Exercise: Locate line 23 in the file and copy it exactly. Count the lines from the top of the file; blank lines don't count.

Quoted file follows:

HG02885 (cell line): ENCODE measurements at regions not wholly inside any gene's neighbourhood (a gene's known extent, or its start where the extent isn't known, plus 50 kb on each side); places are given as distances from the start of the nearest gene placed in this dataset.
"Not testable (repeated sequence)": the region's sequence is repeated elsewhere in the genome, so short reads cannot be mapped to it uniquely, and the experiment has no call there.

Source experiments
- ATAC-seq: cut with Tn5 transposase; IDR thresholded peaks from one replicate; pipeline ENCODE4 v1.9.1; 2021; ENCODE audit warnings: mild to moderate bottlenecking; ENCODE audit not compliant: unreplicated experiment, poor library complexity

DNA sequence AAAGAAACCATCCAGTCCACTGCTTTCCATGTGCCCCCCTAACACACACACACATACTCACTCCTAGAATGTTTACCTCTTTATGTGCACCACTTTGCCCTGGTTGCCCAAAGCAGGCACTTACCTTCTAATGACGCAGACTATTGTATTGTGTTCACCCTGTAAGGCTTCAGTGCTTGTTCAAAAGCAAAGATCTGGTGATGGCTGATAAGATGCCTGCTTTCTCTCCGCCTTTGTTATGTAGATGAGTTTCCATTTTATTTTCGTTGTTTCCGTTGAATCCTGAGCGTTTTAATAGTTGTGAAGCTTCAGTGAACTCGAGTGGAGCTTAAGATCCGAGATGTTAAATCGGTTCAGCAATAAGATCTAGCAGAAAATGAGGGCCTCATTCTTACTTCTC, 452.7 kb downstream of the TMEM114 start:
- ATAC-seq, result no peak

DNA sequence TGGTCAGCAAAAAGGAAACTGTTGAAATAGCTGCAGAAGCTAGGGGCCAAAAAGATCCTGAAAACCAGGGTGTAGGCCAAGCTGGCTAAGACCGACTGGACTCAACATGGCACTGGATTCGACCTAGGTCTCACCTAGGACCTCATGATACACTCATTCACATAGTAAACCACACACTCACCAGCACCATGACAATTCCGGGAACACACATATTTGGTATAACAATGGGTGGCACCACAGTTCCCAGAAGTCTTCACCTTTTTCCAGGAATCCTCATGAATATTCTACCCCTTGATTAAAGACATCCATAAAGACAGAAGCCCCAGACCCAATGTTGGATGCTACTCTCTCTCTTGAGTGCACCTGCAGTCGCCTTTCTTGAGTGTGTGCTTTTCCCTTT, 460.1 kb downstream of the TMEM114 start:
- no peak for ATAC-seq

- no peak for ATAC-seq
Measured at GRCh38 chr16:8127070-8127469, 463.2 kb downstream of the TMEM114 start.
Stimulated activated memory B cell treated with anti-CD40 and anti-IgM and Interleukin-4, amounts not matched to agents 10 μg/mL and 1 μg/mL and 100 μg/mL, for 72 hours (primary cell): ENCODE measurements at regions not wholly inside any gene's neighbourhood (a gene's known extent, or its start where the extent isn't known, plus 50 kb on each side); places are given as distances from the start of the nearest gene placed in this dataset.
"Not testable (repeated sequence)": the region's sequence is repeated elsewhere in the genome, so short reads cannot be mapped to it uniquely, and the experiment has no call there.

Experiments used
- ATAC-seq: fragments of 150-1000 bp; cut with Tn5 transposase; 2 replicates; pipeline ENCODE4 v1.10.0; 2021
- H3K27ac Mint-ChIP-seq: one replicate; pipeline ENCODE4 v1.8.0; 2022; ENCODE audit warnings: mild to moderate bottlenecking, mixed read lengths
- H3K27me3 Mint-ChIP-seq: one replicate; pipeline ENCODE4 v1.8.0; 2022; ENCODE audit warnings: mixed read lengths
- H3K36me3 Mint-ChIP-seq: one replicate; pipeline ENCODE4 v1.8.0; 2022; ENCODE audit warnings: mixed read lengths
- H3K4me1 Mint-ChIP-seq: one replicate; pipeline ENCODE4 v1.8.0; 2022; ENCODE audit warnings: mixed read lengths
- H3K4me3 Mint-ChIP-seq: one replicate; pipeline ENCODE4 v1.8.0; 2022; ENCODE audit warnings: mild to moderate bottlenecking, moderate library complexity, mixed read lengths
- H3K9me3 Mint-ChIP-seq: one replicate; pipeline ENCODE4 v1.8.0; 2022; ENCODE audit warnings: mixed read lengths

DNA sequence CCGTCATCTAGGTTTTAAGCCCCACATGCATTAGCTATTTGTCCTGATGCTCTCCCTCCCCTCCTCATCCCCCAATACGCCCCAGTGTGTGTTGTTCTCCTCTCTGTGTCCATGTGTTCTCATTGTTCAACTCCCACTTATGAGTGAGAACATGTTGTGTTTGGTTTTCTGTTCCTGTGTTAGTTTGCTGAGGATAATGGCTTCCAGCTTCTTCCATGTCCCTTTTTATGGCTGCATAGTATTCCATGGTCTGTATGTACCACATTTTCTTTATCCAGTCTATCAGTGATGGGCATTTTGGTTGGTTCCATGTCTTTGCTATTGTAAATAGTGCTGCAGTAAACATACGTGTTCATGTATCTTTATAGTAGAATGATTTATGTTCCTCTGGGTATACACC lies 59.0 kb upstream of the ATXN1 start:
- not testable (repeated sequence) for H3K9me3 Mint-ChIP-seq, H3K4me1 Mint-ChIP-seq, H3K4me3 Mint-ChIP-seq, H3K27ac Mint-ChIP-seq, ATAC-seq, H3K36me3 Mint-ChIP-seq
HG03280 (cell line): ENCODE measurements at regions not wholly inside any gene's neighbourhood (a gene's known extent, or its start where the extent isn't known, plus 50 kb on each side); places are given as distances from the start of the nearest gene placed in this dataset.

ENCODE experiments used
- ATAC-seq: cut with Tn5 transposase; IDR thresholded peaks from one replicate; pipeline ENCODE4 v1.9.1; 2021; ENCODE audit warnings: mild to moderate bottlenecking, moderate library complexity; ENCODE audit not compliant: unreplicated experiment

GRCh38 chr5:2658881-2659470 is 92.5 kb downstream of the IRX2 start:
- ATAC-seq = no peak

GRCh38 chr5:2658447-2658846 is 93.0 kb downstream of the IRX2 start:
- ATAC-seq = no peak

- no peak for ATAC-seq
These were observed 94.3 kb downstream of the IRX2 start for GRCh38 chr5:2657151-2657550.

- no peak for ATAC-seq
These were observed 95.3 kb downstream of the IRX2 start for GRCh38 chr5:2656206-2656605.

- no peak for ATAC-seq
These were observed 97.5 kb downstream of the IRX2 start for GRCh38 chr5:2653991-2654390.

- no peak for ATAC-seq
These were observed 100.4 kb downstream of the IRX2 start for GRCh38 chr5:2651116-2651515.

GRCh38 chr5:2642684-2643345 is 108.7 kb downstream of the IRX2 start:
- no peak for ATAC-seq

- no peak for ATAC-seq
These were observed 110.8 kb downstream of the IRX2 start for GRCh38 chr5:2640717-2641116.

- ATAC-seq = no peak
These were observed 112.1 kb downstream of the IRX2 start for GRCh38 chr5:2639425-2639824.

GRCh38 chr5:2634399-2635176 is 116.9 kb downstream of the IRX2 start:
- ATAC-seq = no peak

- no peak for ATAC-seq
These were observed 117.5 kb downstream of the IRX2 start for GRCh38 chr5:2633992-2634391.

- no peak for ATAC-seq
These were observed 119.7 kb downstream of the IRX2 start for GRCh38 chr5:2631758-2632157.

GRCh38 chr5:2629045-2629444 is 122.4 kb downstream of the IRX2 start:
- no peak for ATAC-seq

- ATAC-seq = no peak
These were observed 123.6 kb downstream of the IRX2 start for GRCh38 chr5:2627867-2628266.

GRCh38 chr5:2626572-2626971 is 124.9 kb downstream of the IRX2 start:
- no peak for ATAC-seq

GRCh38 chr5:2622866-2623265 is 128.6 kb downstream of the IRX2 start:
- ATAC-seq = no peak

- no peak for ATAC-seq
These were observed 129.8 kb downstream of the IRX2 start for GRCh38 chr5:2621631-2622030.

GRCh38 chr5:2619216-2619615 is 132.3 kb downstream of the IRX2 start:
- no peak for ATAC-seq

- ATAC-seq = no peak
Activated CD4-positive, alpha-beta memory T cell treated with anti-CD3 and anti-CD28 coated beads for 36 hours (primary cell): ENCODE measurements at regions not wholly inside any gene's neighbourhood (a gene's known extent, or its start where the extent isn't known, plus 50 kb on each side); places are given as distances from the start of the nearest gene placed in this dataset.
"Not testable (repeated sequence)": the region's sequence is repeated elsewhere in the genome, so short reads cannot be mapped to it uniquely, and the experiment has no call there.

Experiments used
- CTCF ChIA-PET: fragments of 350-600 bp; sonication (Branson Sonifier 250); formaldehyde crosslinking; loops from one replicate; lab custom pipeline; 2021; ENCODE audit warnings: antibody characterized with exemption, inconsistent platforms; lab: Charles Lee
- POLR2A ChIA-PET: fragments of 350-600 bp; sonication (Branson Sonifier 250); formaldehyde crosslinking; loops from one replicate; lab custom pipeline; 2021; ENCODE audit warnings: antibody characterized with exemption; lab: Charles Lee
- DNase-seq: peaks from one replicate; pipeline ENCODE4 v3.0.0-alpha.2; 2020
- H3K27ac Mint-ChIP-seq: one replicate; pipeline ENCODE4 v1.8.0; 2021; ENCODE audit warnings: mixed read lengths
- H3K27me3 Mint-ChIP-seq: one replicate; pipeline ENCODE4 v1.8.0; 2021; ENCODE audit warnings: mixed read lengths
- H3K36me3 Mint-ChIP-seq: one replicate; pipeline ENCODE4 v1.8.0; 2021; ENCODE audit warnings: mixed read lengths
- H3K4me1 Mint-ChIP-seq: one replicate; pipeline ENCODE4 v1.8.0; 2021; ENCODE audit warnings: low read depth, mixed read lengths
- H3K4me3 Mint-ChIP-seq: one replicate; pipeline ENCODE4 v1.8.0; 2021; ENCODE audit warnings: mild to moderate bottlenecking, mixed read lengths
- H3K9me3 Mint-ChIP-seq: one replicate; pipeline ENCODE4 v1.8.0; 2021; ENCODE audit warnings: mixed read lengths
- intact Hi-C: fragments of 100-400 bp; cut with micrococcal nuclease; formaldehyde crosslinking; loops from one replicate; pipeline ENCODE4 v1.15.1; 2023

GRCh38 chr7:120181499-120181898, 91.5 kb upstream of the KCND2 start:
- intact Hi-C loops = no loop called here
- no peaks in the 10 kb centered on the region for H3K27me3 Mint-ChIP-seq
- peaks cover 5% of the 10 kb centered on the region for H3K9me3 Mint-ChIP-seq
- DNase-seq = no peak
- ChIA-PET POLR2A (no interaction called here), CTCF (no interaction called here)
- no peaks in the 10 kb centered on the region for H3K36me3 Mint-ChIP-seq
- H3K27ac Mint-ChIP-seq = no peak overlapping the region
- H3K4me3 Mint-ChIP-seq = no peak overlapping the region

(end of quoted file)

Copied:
HG03280 (cell line): ENCODE measurements at regions not wholly inside any gene's neighbourhood (a gene's known extent, or its start where the extent isn't known, plus 50 kb on each side); places are given as distances from the start of the nearest gene placed in this dataset.